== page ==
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Magnesium deficiency
Classification and external resources

ICD-10 E61.2
MedlinePlus 002423

Magnesium deficiency refers to a lack of dietary magnesium below specified levels, which can result in numerous symptoms and conditions. This can generally be remedied by an alteration of diet or oral supplements. However intravenous supplementation is necessary for more severe cases.



Symptoms of magnesium deficiency include: hyperexcitability, muscle weakness and tiredness.[1] Severe magnesium deficiency can cause death from heart failure.[2]


61% of the US population does not meet the US RDA for levels of magnesium.[3] The kidneys are very efficient at maintaining body levels, but not in cases where the diet is deficient.[citation needed]


"Magnesium depletion" (ICD10 code E83.4) should be distinguished from hypomagnesemia, since the first refers to a disorder of magnesium metabolism, and is much more difficult to treat. However, in the past, the terms have sometimes been used interchangeably. Magnesium deficiency can be present without hypomagnesemia, and hypomagnesemia can be present without magnesium deficiency.

Causes of magnesium deficiency include alcohol abuse, poorly controlled diabetes, excessive or chronic vomiting and/or diarrhea. Certain drugs can also deplete magnesium levels such as osmotic diuretics, cisplatin, ciclosporin, amphetamines, and possibly proton pump inhibitors. Also deficiency may occur in Bartter syndrome and Gitelman syndrome.

For a more detailed discussion on the subject of magnesium metabolism and causes of magnesium deficiency see hypomagnesemia.


Magnesium is absorbed orally at about 30% bioavailability from any water soluble salt, such as magnesium chloride or citrate. The citrate is the least expensive oral magnesium salt available in supplements, with 100 mg and 200 mg magnesium typically contained per capsule.

Some dietary supplements sold in the United States and the West contain magnesium, although the ligand of choice for large-scale manufacturers is ‘‘oxide’’ due to its compactness and ease of use in manufacturing. Unfortunately, magnesium oxide is not biologically available in the human body.[4][5] Magnesium insoluble salts, such as magnesium hydroxide (milk of magnesia) and magnesium oxide depend on stomach acid for neutralization before they can be absorbed, and thus offer poor oral magnesium sources. Magnesium aspartate, chloride, lactate and glycinate each have bioavailability 4 times greater than the oxide form and equivalent to each other.[6][7] Magnesium citrate and magnesium sulfate (Epsom salts) have been recommended as magnesium sources.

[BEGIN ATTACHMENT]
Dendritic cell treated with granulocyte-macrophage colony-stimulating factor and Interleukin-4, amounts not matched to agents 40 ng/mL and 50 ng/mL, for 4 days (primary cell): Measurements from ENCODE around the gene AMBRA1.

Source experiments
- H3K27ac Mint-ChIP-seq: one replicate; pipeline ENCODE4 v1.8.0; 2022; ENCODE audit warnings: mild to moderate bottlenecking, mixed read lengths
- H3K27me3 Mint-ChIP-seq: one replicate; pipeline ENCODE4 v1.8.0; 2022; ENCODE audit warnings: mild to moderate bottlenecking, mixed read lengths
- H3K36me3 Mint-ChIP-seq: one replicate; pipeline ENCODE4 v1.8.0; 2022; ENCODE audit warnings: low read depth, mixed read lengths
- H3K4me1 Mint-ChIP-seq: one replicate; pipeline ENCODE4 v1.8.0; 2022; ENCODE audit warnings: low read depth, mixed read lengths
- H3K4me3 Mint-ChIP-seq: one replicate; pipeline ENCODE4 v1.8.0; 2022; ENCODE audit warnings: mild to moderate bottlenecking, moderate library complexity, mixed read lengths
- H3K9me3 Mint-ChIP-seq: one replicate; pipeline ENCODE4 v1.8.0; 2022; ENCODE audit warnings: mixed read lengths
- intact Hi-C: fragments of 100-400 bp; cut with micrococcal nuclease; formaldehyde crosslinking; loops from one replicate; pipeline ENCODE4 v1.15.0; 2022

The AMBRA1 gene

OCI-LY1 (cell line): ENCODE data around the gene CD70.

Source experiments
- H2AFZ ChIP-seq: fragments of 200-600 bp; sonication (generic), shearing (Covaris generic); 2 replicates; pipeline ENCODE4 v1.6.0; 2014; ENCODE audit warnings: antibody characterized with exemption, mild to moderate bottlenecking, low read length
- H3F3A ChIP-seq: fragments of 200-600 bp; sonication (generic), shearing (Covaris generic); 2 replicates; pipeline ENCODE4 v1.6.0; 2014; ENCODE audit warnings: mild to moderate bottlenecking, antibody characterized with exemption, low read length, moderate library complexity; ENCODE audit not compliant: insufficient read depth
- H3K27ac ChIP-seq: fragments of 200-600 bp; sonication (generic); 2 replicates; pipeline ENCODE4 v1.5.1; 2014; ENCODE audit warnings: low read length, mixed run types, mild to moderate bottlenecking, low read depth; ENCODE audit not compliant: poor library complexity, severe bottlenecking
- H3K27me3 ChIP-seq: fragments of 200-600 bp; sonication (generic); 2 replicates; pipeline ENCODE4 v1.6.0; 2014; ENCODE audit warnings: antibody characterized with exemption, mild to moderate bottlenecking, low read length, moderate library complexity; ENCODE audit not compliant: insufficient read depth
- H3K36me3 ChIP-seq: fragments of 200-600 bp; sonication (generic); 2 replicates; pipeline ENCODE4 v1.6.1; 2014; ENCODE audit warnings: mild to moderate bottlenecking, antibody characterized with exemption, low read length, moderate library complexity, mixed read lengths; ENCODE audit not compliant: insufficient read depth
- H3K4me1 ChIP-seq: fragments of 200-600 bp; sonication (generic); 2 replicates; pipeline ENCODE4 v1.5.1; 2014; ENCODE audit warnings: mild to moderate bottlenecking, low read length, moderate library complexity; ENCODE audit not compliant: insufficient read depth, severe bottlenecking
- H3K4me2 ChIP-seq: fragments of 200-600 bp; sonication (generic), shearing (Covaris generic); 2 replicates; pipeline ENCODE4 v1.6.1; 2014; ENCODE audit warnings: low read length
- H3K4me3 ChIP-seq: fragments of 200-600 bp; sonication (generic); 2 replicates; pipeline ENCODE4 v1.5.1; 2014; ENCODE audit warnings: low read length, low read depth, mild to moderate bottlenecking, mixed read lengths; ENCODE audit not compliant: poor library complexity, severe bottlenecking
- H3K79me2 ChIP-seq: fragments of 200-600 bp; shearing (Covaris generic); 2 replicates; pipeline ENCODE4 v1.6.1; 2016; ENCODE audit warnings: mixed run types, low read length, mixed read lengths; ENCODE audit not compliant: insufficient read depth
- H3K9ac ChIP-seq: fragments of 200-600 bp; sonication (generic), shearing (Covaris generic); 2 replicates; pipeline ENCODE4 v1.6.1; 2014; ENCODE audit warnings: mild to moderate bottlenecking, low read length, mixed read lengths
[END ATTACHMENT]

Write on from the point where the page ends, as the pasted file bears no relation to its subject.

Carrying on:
Claims of repletion with blue-green algae/cyanobacteria [8] have not been proven, and the powdered product contains only 2mg of magnesium per gram, which would require 150 grams to supply 300mg of magnesium.[9]

Severe hypomagnesemia is often treated medically with intravenous or intramuscular magnesium sulfate solution, which is completely bioavailable, and effective.


  1. ^
  2. ^ Health and Nutrition Secrets, Russell L. Blaylock, M.D., Health Press, 2006, page 395, ISBN 978-0-929173-48-1
  3. ^ "Community Nutrition Products and Services, Community Nutrition : CNMap". Retrieved 2007-07-24. 
  4. ^ G. Eby, K. Eby (2006), "Rapid recovery from major depression using magnesium treatment.", Medical Hypotheses 67 (2): 362–370, doi:10.1016/j.mehy.2006.01.047
  5. ^ Walker AF, Marakis G, Christie Byng M. Mg citrate found more bioavailable than other Mg preparations in a randomised, double-blind study. Magnes Res 2003;16:183–91.
  6. ^ Firoz M, Graber M: "Bioavailability of US commercial magnesium preparations.", Magnesium Research 2001 Dec;14(4):257-62.
  7. ^ Lindberg JS, Zobitz MM, Poindexter JR, Pak CY: "Magnesium bioavailability from magnesium citrate and magnesium oxide.",J Am Coll Nutr. 1990 Feb;9(1):48-55.
  8. ^ McKeith, Gillian Ph.D. Miracle Superfood: Wild Blue-Green Algae, Keats Publishing 1999, pp. 14-41
  9. ^


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